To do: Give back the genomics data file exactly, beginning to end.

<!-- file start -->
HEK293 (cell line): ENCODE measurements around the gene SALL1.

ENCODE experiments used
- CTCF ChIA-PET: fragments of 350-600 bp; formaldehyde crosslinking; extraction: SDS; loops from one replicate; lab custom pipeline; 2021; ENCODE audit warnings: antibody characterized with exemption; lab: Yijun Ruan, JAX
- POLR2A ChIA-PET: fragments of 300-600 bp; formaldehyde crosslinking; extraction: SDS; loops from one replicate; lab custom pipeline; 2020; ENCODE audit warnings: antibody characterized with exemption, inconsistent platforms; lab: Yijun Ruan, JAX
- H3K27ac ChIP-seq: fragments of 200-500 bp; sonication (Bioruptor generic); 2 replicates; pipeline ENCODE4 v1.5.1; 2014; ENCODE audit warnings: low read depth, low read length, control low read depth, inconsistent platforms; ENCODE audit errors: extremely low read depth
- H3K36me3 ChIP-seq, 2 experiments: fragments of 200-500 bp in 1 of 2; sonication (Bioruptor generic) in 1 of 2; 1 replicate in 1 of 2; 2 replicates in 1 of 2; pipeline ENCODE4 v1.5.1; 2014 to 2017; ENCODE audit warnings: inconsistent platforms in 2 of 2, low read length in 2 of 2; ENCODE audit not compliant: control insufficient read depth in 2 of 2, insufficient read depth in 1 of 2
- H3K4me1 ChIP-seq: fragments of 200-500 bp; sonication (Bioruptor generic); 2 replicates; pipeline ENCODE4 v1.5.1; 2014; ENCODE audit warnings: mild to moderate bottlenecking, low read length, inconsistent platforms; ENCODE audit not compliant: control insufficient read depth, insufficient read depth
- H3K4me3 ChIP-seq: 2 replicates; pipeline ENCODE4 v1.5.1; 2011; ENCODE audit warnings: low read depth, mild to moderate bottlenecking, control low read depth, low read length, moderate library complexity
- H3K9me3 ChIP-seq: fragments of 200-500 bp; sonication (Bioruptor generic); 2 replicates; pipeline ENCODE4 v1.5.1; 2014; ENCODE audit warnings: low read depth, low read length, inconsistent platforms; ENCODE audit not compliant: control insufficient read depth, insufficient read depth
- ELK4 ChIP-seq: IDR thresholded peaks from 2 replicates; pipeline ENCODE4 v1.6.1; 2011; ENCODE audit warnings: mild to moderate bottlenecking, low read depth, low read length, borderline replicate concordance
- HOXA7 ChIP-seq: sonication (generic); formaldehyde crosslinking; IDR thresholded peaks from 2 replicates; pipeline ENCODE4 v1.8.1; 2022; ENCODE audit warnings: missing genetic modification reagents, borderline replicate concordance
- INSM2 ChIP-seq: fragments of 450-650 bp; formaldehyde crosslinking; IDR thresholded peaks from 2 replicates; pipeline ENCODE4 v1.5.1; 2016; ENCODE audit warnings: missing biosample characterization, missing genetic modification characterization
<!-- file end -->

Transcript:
HEK293 (cell line): ENCODE measurements around the gene SALL1.

ENCODE experiments used
- CTCF ChIA-PET: fragments of 350-600 bp; formaldehyde crosslinking; extraction: SDS; loops from one replicate; lab custom pipeline; 2021; ENCODE audit warnings: antibody characterized with exemption; lab: Yijun Ruan, JAX
- POLR2A ChIA-PET: fragments of 300-600 bp; formaldehyde crosslinking; extraction: SDS; loops from one replicate; lab custom pipeline; 2020; ENCODE audit warnings: antibody characterized with exemption, inconsistent platforms; lab: Yijun Ruan, JAX
- H3K27ac ChIP-seq: fragments of 200-500 bp; sonication (Bioruptor generic); 2 replicates; pipeline ENCODE4 v1.5.1; 2014; ENCODE audit warnings: low read depth, low read length, control low read depth, inconsistent platforms; ENCODE audit errors: extremely low read depth
- H3K36me3 ChIP-seq, 2 experiments: fragments of 200-500 bp in 1 of 2; sonication (Bioruptor generic) in 1 of 2; 1 replicate in 1 of 2; 2 replicates in 1 of 2; pipeline ENCODE4 v1.5.1; 2014 to 2017; ENCODE audit warnings: inconsistent platforms in 2 of 2, low read length in 2 of 2; ENCODE audit not compliant: control insufficient read depth in 2 of 2, insufficient read depth in 1 of 2
- H3K4me1 ChIP-seq: fragments of 200-500 bp; sonication (Bioruptor generic); 2 replicates; pipeline ENCODE4 v1.5.1; 2014; ENCODE audit warnings: mild to moderate bottlenecking, low read length, inconsistent platforms; ENCODE audit not compliant: control insufficient read depth, insufficient read depth
- H3K4me3 ChIP-seq: 2 replicates; pipeline ENCODE4 v1.5.1; 2011; ENCODE audit warnings: low read depth, mild to moderate bottlenecking, control low read depth, low read length, moderate library complexity
- H3K9me3 ChIP-seq: fragments of 200-500 bp; sonication (Bioruptor generic); 2 replicates; pipeline ENCODE4 v1.5.1; 2014; ENCODE audit warnings: low read depth, low read length, inconsistent platforms; ENCODE audit not compliant: control insufficient read depth, insufficient read depth
- ELK4 ChIP-seq: IDR thresholded peaks from 2 replicates; pipeline ENCODE4 v1.6.1; 2011; ENCODE audit warnings: mild to moderate bottlenecking, low read depth, low read length, borderline replicate concordance
- HOXA7 ChIP-seq: sonication (generic); formaldehyde crosslinking; IDR thresholded peaks from 2 replicates; pipeline ENCODE4 v1.8.1; 2022; ENCODE audit warnings: missing genetic modification reagents, borderline replicate concordance
- INSM2 ChIP-seq: fragments of 450-650 bp; formaldehyde crosslinking; IDR thresholded peaks from 2 replicates; pipeline ENCODE4 v1.5.1; 2016; ENCODE audit warnings: missing biosample characterization, missing genetic modification characterization